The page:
Last month, the Supreme Court ruled that juveniles convicted of non-homicide offenses may no longer be sentenced to life without the possibility of parole, as this sentence goes against the Eighth Amendment’s ban on cruel and unusual punishment. The ruling makes states provide a juvenile with “some realistic opportunity to obtain release” if a life sentence is imposed. Life without parole sentences for juveniles are very rare with the court finding only 129 such convictions.
Because of its rarity, one is left to wonder if it is an issue that needed much consideration. One justice recommended a case-by-case approach, which it appears most states have already been practicing. The ruling was also vague in that it failed to define the term “realistic”. Instead, the ruling would have been more profound had it imposed a limitation on the number of years.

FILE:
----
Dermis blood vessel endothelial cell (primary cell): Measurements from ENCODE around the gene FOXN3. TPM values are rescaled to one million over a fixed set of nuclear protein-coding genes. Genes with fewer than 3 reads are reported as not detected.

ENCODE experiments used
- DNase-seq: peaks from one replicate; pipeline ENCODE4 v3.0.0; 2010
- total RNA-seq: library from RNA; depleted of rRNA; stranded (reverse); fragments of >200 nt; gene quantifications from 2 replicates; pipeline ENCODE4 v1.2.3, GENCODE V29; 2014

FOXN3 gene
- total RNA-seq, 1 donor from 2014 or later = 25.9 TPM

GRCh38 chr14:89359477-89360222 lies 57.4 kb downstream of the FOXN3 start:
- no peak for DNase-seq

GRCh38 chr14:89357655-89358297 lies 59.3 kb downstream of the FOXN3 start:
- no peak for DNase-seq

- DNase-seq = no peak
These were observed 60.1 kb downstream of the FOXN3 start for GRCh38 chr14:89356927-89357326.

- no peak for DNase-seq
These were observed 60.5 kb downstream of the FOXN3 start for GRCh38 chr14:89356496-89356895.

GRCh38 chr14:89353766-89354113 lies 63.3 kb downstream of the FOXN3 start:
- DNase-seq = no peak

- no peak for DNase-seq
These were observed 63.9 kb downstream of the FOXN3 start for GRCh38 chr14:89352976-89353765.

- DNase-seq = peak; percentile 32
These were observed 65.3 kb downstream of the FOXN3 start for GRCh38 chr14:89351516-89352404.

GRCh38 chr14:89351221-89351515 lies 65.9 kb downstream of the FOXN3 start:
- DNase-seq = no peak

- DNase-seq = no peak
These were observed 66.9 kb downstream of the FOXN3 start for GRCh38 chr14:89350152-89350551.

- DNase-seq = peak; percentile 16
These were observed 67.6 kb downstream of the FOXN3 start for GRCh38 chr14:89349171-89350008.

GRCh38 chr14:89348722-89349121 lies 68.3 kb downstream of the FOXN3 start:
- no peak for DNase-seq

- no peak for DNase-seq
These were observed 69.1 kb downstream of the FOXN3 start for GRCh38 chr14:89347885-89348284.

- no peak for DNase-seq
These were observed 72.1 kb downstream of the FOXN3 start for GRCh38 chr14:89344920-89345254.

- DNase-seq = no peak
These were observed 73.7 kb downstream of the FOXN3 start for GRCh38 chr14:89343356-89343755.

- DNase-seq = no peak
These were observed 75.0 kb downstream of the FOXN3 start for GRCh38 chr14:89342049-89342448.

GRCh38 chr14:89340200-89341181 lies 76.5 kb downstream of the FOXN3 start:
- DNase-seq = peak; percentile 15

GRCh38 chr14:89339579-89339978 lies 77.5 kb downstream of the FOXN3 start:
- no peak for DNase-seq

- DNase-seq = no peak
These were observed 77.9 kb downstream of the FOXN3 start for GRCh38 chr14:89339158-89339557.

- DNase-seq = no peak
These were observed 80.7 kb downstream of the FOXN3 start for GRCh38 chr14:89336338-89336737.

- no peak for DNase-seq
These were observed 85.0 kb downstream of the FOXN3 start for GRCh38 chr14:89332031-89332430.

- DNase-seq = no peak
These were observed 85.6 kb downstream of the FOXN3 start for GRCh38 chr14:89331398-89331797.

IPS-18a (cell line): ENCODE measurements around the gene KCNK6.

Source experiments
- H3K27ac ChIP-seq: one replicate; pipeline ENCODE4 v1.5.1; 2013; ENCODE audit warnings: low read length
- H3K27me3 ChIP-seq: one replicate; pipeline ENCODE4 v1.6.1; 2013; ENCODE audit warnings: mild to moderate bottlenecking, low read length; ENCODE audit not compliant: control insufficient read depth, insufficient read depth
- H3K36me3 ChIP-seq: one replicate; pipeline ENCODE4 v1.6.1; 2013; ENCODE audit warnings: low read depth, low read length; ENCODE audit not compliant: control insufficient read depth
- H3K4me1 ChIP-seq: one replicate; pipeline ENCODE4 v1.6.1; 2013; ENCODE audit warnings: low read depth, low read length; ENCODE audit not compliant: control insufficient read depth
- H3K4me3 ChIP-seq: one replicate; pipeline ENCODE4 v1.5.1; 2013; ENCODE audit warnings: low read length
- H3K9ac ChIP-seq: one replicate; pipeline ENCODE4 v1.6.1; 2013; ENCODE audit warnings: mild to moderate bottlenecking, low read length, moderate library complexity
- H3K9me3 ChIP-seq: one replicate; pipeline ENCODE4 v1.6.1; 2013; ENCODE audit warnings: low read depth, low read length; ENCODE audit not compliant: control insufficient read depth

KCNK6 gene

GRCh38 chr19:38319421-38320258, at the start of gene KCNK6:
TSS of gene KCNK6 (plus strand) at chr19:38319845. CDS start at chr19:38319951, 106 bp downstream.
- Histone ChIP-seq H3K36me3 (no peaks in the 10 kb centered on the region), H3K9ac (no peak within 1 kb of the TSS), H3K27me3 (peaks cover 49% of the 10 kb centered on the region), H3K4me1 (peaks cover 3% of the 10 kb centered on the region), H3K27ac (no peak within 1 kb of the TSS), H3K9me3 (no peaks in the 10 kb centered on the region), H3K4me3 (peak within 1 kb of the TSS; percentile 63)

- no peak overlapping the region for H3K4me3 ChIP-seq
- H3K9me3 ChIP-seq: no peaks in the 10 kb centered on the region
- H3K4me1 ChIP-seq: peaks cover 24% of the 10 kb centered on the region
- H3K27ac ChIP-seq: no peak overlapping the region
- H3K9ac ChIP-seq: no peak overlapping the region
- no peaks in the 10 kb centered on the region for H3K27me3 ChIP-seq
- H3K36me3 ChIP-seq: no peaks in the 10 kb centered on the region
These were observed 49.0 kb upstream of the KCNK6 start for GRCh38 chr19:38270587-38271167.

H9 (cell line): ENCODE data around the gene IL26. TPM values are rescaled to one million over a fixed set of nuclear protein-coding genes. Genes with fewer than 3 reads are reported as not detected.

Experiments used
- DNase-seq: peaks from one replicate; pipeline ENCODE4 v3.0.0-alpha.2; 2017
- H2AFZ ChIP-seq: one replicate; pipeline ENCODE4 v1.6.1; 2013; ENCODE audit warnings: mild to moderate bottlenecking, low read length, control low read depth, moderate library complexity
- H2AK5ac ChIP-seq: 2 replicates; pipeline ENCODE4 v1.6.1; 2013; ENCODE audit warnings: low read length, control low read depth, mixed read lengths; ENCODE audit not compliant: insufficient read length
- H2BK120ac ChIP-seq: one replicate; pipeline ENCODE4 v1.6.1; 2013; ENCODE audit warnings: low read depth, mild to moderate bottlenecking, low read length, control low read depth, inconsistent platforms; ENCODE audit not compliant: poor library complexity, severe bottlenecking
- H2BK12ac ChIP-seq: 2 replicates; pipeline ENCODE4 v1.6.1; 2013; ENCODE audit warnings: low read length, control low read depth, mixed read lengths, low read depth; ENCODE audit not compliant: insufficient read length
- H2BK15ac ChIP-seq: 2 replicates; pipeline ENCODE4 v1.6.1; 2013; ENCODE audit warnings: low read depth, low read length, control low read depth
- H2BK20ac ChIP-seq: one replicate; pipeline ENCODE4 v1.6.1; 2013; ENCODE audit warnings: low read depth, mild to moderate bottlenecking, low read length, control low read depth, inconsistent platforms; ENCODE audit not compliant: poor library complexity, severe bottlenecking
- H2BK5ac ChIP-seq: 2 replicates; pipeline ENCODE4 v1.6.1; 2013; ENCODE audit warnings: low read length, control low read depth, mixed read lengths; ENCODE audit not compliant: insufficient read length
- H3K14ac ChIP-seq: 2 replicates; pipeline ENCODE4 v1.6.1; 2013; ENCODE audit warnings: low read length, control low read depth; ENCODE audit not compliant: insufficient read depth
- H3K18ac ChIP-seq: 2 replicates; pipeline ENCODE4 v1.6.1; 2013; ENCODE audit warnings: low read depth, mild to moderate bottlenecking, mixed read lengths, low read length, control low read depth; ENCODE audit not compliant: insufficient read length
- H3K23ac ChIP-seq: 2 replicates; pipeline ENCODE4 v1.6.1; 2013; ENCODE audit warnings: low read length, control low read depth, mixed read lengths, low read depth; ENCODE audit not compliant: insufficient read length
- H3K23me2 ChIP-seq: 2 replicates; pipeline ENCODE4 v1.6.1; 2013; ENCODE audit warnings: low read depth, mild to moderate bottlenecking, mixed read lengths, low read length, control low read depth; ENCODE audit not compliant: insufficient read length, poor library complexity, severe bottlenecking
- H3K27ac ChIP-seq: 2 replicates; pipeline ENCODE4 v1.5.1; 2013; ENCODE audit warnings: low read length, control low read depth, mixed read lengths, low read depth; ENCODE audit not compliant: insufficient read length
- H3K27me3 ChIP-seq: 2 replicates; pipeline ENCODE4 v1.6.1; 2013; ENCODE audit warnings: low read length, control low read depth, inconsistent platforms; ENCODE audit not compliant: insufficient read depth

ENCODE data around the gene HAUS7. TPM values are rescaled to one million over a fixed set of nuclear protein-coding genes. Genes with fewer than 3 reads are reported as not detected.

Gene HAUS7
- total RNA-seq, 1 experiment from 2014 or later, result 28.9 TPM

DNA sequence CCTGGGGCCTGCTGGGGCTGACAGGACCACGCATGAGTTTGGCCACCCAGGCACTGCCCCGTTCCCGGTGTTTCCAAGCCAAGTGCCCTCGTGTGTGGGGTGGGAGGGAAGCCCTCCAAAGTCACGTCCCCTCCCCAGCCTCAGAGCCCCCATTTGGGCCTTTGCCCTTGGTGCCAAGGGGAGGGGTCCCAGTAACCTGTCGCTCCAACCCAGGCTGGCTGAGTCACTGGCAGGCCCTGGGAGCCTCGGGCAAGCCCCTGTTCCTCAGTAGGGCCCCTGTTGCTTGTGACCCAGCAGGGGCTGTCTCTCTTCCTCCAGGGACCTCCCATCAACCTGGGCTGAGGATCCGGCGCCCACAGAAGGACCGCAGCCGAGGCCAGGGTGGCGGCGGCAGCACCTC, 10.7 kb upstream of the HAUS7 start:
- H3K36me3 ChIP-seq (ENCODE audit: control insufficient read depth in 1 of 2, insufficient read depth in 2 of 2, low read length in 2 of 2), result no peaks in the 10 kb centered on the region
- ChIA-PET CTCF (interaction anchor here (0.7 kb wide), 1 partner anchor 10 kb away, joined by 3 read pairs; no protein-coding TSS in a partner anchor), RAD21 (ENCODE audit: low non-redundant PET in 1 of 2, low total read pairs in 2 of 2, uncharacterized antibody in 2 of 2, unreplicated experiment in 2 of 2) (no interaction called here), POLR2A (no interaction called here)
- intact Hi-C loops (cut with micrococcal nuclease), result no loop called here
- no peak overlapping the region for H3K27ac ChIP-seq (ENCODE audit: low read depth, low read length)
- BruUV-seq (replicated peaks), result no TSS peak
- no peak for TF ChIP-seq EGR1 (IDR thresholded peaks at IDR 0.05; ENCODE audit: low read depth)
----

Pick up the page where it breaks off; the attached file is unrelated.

With this ruling also brings to the forefront the “age debate”. Is a 17 year old who brutally rapes a young woman any more ready to enter society again than an 18 year old who commits a comparable crime? Under the new ruling, the 17 year old would not be able to receive a life without parole sentence, making him less punishable and less accountable for his actions than someone just a year older. The recent ruling is yet another example of America’s complicated legal system. Sometimes a ruling creates more questions than answers.